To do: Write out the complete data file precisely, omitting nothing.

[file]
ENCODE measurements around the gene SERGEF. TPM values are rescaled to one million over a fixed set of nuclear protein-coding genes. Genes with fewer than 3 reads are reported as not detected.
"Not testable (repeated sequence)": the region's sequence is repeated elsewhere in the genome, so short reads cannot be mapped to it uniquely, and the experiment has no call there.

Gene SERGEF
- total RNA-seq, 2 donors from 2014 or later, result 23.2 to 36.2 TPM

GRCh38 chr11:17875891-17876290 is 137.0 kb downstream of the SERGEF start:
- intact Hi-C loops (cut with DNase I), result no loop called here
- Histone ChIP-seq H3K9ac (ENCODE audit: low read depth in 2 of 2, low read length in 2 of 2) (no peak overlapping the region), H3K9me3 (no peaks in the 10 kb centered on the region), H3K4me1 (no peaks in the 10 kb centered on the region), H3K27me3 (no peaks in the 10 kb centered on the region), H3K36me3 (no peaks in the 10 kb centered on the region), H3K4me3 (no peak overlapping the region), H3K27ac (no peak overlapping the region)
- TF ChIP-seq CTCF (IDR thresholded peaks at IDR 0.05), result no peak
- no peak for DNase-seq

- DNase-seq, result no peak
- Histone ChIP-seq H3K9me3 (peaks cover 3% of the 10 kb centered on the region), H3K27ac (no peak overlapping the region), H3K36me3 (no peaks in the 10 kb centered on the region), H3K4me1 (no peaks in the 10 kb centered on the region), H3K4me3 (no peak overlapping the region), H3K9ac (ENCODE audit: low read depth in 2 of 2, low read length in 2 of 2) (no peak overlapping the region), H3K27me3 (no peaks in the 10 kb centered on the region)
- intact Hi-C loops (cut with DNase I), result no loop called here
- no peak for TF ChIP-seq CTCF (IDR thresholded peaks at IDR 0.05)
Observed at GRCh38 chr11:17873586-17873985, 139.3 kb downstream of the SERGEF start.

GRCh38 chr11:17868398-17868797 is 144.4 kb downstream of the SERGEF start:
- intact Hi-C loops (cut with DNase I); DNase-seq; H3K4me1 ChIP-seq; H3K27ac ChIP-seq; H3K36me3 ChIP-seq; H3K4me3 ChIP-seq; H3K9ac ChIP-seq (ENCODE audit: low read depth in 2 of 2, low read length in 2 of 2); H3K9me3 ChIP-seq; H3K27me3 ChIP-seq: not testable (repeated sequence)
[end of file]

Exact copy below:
ENCODE measurements around the gene SERGEF. TPM values are rescaled to one million over a fixed set of nuclear protein-coding genes. Genes with fewer than 3 reads are reported as not detected.
"Not testable (repeated sequence)": the region's sequence is repeated elsewhere in the genome, so short reads cannot be mapped to it uniquely, and the experiment has no call there.

Gene SERGEF
- total RNA-seq, 2 donors from 2014 or later, result 23.2 to 36.2 TPM

GRCh38 chr11:17875891-17876290 is 137.0 kb downstream of the SERGEF start:
- intact Hi-C loops (cut with DNase I), result no loop called here
- Histone ChIP-seq H3K9ac (ENCODE audit: low read depth in 2 of 2, low read length in 2 of 2) (no peak overlapping the region), H3K9me3 (no peaks in the 10 kb centered on the region), H3K4me1 (no peaks in the 10 kb centered on the region), H3K27me3 (no peaks in the 10 kb centered on the region), H3K36me3 (no peaks in the 10 kb centered on the region), H3K4me3 (no peak overlapping the region), H3K27ac (no peak overlapping the region)
- TF ChIP-seq CTCF (IDR thresholded peaks at IDR 0.05), result no peak
- no peak for DNase-seq

- DNase-seq, result no peak
- Histone ChIP-seq H3K9me3 (peaks cover 3% of the 10 kb centered on the region), H3K27ac (no peak overlapping the region), H3K36me3 (no peaks in the 10 kb centered on the region), H3K4me1 (no peaks in the 10 kb centered on the region), H3K4me3 (no peak overlapping the region), H3K9ac (ENCODE audit: low read depth in 2 of 2, low read length in 2 of 2) (no peak overlapping the region), H3K27me3 (no peaks in the 10 kb centered on the region)
- intact Hi-C loops (cut with DNase I), result no loop called here
- no peak for TF ChIP-seq CTCF (IDR thresholded peaks at IDR 0.05)
Observed at GRCh38 chr11:17873586-17873985, 139.3 kb downstream of the SERGEF start.

GRCh38 chr11:17868398-17868797 is 144.4 kb downstream of the SERGEF start:
- intact Hi-C loops (cut with DNase I); DNase-seq; H3K4me1 ChIP-seq; H3K27ac ChIP-seq; H3K36me3 ChIP-seq; H3K4me3 ChIP-seq; H3K9ac ChIP-seq (ENCODE audit: low read depth in 2 of 2, low read length in 2 of 2); H3K9me3 ChIP-seq; H3K27me3 ChIP-seq: not testable (repeated sequence)